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David Graham's 
History of the Graham Family (1899)
Col. Graham rescues Elizabeth from the Indians

[ History of the Graham Family ]
[ Cover page ]
Grahams are Scotch Irish
From Scotland to Virginia
John Graham's Will
John Graham's Children
Anne, daughter of John Graham, Sr.
[ The descendants of Lanty Kincaid ]
[ Betsy, daughter of John Graham, Sr. ]
Florence Graham married
House of James Graham, Sr., at Lowell
Early settlement of Lowell
[ The descendants of Samuel and James Guinn ]
[ Other Early Settlers ]
James and Florence Graham's Family
Joseph and Rebecca Graham
Joseph and Rebecca Graham's children
More concerning early settlement of Lowell
Elizabeth Graham captured by the Indians
Col. Graham rescues Elizabeth from Indians
Elizabeth Stodghill, nee Graham
Civil jurisdiction of Lowell
James Graham's estate
John Graham, Joseph's brother
Robert Graham of Fort Chiswell
Michael Graham's family
Slaves of James Graham, Sr.
Clayton's balloon ascension
The exchange took place at Limestone creek, where is now Maysville, Ky. It is said that af- [97] ter the exchange was made that the rescuing party consisting of Colonel Graham and some of his friends, who had accompanied him, reversed the shoes on their horses, so if pursued by the Indians, the horses’ tracks would seem to be traveling in an opposite direction. This precaution was doubtless taken on account of a failure to secure his daughter on a former trip, at which time every necessary arrangement for her ransom seems to have been made, when he was counseled by the Indian agent to go without her, as he saw in the conduct of the young warriors that they were determined to follow him and either recapture or kill his daughter.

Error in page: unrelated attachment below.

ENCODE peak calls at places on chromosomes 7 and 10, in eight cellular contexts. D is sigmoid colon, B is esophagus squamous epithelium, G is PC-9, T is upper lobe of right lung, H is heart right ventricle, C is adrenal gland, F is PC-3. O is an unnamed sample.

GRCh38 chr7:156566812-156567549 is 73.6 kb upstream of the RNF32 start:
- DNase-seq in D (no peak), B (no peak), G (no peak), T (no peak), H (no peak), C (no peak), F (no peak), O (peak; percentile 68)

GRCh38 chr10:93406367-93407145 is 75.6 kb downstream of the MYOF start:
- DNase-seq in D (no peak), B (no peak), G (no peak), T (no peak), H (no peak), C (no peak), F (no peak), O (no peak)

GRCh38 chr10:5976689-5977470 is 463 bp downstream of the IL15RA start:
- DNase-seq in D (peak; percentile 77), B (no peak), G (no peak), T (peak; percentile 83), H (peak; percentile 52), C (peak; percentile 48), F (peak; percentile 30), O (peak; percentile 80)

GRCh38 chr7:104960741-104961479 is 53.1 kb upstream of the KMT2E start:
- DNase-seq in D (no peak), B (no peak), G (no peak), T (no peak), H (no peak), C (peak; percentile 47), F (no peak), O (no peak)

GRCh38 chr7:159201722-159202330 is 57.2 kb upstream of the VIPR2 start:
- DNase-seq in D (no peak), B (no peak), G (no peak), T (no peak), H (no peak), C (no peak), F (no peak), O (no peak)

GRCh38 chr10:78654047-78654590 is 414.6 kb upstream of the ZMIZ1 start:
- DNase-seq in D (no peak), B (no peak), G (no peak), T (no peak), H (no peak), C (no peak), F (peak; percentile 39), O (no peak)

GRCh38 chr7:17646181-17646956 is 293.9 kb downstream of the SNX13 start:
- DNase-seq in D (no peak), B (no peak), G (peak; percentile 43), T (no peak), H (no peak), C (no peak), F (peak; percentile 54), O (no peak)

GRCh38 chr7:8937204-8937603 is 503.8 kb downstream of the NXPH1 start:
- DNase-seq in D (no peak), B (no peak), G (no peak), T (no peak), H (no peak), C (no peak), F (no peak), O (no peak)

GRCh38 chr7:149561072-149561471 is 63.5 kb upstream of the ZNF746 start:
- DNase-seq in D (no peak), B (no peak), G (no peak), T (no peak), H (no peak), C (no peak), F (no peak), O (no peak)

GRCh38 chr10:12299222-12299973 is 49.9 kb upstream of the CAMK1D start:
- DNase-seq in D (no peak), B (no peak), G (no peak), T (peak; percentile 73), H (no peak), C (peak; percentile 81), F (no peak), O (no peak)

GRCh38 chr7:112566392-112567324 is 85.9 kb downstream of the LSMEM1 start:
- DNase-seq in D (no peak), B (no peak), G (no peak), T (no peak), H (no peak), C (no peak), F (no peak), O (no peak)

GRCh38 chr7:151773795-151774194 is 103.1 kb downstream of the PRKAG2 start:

Upon the return of Elizabeth to her home, the customs she met there were new and strange to her. On one occasion when her mother asked her to “soak the bread” and afterwards asked her how it was getting on, she replied, “very well” that she had taken two loaves and “thrown them in the river and put a rock on them”. To this new mode of life she could not easily be [98] reconciled and ever and anon would clamor for the wild life of the wigwam. At one time when she threatened to return to the Indians, her mother told her sister, Jane, to pretend as if she would go with her to see whether or not she would actually make the attempt. She readily accepted Jane’s proposal to accompany her to the Shawnee towns and the two sisters crossed the river in a canoe and proceeded but a short distance, when Jane inquired of her what they would eat on their journey, to which she replied by pulling up some bulb root herbs from the ground and eating them saying they could find plenty of the same kind along the way to keep them from starving. Jane remonstrated with her, saying that she had not been accustomed to eating herbs and would starve and finally succeeded in persuading her to return home. This account was given the writer substantially as stated by David W. Jarrett, who is a son of Elizabeth’s sister, Jane, and he says he has it from the lips of his mother.